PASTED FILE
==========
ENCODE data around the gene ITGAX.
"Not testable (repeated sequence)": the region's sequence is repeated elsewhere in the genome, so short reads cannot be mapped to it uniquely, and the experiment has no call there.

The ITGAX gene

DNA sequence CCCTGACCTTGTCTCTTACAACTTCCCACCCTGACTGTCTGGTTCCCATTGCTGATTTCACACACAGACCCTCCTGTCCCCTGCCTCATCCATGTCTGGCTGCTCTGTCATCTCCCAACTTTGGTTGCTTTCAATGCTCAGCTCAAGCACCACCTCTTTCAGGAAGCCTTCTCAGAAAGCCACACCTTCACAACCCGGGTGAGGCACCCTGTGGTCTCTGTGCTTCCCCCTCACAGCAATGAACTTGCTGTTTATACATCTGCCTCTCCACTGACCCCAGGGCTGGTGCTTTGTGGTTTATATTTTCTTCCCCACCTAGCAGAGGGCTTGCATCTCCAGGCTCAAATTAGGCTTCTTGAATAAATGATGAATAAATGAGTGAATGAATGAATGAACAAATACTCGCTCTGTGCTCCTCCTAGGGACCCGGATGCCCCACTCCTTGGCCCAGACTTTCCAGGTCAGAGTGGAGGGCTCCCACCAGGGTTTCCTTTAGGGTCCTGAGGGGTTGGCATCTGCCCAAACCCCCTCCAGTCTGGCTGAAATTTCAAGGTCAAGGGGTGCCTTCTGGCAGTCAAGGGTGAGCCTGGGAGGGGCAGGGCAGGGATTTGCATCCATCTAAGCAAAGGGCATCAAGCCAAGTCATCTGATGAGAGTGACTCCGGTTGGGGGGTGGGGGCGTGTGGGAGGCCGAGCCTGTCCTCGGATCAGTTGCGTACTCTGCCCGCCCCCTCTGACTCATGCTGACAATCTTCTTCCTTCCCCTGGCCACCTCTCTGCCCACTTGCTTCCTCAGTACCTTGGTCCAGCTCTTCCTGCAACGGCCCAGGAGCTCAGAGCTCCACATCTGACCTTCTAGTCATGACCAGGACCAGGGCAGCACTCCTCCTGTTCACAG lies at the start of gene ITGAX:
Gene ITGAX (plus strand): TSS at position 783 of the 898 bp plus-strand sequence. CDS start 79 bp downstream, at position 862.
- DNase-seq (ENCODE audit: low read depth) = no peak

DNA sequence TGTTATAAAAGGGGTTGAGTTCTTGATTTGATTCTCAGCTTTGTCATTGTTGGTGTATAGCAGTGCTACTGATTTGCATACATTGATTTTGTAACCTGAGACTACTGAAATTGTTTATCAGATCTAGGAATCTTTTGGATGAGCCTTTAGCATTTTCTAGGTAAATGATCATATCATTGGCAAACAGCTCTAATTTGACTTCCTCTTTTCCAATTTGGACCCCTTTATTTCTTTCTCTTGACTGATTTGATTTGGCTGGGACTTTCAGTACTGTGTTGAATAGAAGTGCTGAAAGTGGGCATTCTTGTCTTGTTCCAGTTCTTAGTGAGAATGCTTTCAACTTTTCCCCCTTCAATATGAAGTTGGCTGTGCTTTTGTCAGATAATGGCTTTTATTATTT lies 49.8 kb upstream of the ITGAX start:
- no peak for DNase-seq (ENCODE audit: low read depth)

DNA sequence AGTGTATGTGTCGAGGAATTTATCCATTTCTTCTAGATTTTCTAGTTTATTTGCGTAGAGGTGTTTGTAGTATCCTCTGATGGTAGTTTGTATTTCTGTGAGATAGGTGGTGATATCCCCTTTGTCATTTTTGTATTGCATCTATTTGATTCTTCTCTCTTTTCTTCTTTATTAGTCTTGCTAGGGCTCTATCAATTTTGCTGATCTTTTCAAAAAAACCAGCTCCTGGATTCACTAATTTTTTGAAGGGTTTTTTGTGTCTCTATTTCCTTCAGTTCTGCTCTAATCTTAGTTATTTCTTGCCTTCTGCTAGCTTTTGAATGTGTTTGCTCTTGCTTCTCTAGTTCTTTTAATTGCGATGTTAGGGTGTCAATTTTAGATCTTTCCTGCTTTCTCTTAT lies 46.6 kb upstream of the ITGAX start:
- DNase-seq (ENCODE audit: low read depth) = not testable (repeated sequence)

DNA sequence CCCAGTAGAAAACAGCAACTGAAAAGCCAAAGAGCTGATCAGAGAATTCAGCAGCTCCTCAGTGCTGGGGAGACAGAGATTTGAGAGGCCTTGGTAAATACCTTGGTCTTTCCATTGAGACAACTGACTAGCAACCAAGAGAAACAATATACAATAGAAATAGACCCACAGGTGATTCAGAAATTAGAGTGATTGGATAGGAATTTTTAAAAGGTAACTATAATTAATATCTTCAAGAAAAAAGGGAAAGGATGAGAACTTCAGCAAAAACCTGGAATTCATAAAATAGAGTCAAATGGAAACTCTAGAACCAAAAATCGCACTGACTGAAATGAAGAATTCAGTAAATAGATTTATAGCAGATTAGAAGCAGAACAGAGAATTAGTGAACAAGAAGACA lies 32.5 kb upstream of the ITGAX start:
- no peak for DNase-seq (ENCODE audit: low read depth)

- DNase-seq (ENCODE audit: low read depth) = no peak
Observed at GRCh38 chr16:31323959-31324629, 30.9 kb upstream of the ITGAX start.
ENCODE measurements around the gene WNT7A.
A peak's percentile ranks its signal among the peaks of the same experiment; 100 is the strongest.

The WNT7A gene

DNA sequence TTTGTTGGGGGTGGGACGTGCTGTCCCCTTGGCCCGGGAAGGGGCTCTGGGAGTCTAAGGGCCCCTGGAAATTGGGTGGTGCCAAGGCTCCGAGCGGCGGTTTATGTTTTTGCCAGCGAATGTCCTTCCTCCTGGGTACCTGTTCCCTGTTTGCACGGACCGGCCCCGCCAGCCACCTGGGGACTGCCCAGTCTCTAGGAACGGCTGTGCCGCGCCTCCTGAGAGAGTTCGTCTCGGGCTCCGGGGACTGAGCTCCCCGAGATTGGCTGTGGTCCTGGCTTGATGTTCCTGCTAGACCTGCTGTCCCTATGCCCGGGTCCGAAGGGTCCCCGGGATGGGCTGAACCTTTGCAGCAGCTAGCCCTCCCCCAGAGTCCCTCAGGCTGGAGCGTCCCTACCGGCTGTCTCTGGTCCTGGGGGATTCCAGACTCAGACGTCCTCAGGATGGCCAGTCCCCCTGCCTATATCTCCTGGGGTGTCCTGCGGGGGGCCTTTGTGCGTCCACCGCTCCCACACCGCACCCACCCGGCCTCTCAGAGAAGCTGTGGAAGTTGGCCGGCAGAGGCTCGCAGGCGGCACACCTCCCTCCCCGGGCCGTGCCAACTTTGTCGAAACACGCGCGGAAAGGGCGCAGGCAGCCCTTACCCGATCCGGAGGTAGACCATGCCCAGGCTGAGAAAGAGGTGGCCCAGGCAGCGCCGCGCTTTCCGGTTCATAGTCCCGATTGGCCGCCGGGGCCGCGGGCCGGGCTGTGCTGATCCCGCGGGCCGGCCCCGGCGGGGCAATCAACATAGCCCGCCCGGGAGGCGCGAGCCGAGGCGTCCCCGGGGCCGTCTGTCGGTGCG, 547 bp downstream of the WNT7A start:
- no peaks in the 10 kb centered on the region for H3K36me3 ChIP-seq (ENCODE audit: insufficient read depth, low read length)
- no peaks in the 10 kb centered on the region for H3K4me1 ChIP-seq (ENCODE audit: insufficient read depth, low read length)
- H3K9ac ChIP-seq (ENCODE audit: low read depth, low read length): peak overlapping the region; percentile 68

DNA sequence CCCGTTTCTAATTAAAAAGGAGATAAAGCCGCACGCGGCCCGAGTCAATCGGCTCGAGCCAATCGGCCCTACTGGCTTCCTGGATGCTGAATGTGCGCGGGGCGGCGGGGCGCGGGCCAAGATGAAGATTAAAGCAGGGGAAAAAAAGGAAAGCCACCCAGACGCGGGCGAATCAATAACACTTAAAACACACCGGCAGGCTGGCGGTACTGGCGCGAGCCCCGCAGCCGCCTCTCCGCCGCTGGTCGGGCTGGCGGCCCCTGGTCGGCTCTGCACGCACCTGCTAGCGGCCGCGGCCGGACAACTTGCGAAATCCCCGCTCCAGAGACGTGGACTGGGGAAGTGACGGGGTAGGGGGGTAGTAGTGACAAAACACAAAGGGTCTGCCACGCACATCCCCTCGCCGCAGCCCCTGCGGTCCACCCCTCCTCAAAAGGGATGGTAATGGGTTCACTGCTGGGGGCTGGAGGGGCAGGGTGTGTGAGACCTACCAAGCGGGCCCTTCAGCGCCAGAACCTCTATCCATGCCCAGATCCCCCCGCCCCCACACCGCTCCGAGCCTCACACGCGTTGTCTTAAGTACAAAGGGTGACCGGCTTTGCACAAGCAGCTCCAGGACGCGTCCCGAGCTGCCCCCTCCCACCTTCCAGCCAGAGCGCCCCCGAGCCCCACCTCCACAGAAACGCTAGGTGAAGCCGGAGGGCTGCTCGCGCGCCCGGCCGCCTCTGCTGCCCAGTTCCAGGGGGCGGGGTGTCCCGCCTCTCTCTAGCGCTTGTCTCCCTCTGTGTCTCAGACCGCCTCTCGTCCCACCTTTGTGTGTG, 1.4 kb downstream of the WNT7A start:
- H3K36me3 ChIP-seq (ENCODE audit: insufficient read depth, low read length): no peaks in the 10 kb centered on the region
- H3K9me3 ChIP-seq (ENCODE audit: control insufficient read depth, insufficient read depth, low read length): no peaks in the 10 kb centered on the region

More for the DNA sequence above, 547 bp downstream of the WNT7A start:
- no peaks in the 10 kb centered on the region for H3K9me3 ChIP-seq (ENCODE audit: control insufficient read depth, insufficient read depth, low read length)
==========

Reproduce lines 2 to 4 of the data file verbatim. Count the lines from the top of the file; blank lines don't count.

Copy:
"Not testable (repeated sequence)": the region's sequence is repeated elsewhere in the genome, so short reads cannot be mapped to it uniquely, and the experiment has no call there.

The ITGAX gene

DNA sequence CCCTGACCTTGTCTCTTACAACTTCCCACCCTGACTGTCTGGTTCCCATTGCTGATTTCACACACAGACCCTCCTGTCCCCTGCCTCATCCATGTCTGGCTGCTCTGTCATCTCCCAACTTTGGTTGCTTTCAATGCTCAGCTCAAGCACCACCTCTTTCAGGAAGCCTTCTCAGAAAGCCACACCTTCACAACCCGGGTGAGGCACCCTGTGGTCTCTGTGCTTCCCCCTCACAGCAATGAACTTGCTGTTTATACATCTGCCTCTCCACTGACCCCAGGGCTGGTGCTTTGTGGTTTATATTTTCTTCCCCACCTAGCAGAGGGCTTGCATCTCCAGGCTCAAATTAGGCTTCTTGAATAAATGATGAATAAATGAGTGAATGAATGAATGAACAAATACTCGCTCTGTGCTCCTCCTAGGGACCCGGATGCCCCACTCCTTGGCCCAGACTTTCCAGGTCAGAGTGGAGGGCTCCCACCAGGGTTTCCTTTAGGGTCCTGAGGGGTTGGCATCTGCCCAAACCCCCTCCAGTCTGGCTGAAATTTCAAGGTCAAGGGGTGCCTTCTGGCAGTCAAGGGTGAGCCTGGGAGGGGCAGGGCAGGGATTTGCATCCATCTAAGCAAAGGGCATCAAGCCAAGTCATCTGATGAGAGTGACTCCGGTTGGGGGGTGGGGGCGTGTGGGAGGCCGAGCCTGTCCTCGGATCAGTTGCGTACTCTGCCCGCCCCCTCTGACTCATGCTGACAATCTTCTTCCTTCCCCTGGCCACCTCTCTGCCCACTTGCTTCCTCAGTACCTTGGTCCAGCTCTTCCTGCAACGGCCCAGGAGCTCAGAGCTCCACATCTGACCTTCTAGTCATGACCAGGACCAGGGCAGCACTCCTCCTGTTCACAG lies at the start of gene ITGAX: